Social Media’s Key Role in Vaccine Uptake

By Hayley Coleby.

As the coronavirus crisis continued and the UK Government’s historic vaccination programme took shape, concerns were raised around the vaccine uptake among younger generations.

With the significant influence of social media over millennials, platforms such as, Snapchat, Reddit, TikTok and YouTube showed a united front by building confidence in the vaccine, tackling misinformation and encouraging all adults over the age of 18 to receive the jab.

The impact of social media on millennials 

Although young people are less at risk of severe disease from COVID-19, they have been a key group in the context of this pandemic and have a pivotal role to play in stopping the transmission.

When the Office for National Statistics published data early this year, it revealed that 13 per cent of 16–29-year-olds were unsure about being vaccinated. With social media platforms having an extensive reach amongst millennials, they have played a significant role in vaccine uptake.

The reach of platforms among Gen Z users has only grown in the last year, with social interactions limited and people locked in their homes. Take TikTok for example, Based on Statista forecasts released in September 2020, the number of TikTok users in the United Kingdom is expected to reach over 13 million individuals in 2021. This is more than twice as many users as there were in 2019. The ability to create short, unique videos has proved highly entertaining and engaging. This extensive reach has proven a powerful tool in the nations efforts to return to normality.

Transparency and limiting anti-vax content

With young people becoming disillusioned and disinterested by politicians and key policy makers, social media has allowed for transparency, through its nature of creating organic conversations.

Platforms such as Facebook and Twitter allow millennials to see the impact of world events in a more dynamic way than if they were to watch the news, and this encourages them to think about and discuss issues of importance and express their opinions.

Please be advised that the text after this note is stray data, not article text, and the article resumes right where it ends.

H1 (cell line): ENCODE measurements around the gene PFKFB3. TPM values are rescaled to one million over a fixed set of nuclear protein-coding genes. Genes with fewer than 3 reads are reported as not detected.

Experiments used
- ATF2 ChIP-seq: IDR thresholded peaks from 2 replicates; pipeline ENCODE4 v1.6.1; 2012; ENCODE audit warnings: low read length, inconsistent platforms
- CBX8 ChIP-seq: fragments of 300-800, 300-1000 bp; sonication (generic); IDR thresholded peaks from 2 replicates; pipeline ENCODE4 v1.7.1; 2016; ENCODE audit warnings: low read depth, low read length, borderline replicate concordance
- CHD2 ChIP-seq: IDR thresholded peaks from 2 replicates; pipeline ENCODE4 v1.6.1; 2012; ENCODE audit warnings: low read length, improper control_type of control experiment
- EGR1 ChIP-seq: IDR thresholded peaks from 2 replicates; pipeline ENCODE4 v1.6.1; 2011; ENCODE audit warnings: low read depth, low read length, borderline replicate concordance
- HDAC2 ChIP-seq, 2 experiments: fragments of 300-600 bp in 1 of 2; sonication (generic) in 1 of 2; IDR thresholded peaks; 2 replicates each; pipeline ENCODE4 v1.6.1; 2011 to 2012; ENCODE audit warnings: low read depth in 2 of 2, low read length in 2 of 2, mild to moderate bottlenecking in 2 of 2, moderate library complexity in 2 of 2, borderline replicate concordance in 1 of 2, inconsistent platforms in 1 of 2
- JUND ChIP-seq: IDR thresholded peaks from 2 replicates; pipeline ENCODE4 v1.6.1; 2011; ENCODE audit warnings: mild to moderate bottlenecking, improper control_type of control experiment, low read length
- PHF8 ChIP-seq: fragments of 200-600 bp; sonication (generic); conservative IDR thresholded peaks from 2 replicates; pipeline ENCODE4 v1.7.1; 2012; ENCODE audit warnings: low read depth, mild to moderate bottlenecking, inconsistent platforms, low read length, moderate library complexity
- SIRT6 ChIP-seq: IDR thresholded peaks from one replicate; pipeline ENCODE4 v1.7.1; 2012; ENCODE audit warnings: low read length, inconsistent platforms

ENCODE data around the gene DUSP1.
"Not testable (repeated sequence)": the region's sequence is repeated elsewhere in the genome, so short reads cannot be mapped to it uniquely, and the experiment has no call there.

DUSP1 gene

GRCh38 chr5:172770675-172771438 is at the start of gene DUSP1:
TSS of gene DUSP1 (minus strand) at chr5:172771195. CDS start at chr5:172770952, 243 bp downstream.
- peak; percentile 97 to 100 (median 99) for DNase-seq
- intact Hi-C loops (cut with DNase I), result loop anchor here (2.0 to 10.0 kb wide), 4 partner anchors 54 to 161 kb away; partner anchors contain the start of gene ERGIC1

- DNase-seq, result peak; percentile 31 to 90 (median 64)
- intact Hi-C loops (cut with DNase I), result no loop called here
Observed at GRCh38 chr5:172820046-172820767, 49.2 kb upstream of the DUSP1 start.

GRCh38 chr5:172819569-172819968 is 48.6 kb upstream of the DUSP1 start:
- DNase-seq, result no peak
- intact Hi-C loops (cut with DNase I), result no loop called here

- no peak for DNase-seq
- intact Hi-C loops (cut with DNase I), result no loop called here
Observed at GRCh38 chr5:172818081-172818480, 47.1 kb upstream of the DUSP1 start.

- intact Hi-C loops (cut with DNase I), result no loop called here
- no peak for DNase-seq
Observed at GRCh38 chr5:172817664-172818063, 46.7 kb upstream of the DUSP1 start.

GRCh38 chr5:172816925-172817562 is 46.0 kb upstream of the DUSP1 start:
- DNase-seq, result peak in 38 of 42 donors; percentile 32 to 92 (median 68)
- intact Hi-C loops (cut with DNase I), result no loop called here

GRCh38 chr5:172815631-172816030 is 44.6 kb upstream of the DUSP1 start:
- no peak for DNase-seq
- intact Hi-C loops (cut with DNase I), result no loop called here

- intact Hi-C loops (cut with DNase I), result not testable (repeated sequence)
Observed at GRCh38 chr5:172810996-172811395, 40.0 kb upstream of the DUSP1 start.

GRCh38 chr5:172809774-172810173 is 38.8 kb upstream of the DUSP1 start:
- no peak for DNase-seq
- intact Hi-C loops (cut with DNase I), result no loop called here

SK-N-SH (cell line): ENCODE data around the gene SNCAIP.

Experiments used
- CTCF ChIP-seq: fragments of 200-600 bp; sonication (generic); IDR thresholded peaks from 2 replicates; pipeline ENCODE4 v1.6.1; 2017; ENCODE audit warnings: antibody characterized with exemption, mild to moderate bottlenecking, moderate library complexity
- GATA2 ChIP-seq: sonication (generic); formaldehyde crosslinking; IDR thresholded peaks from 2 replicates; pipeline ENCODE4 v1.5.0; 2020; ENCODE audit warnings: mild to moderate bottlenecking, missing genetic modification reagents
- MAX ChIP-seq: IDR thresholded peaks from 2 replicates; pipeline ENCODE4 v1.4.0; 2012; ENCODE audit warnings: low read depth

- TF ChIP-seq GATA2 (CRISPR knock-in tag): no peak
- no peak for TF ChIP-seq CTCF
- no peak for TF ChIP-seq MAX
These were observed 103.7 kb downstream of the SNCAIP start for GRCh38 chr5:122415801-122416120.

However, with the exploitative and manipulative nature of some brands and individuals, platforms have had to ensure that content remains transparent. They have succeeded at this by introducing regulations and restrictions on sponsored coronavirus content to protect users.

Take for example Facebook, who have extended their sponsored content policy to restrict or prohibit ads promoting certain medical supplies and high-demand products related to COVID-19, as they have been associated with exploitative behaviour. In addition, social platforms have been signposting users to accurate and reliable sources of information on social distancing guidelines, in the form of gov.uk and medical advice via the NHS website.

Tackling misinformation and creating positive conversation

In order to tackle misinformation as the government ramped up its vaccine rollout, social platforms have been able to provide people with all the necessary information needed around the vaccine.

A new Online Safety Bill was passed to ensure people are not bombarded with harmful content and as part of this The Department for Digital, Culture, Media and Sport developed a toolkit with content designed to be shared via Whatsapp and Facebook community groups, as well as Twitter, YouTube and Instagram, to tackle false information spread through private channels.

They were also supported by targeted social media posts fronted by trusted community members (faith leaders, clinicians and community leaders) including simple tips on how to critically analyse sources, spot false information and help stop its spread.

As well as playing a pivotal role in preventing the spread of misinformation the platforms have made vaccine uptake more visible through creative tools such as stickers, filters and profile frames. Snapchat users have been able to use NHS stickers, a filter and an augmented reality lens that reads: ‘I’ve had my vaccine’ for UK users to share on their accounts. Meanwhile, TikTok has joined forces with Team Halo – a group of scientists using the platform to provide the latest information on vaccines with entertaining and shareable videos.

By producing engaging tools and content, social media platforms have not only allowed users to join a collective effort, but due to the extensive reach among the key 16-29 year-old age bracket, have had a significant impact in encouraging vaccine uptake.

 Hayley Coleby is Associate Director and Head of Social at The PHA Group.

Photo by Markus Spiske on Unsplash

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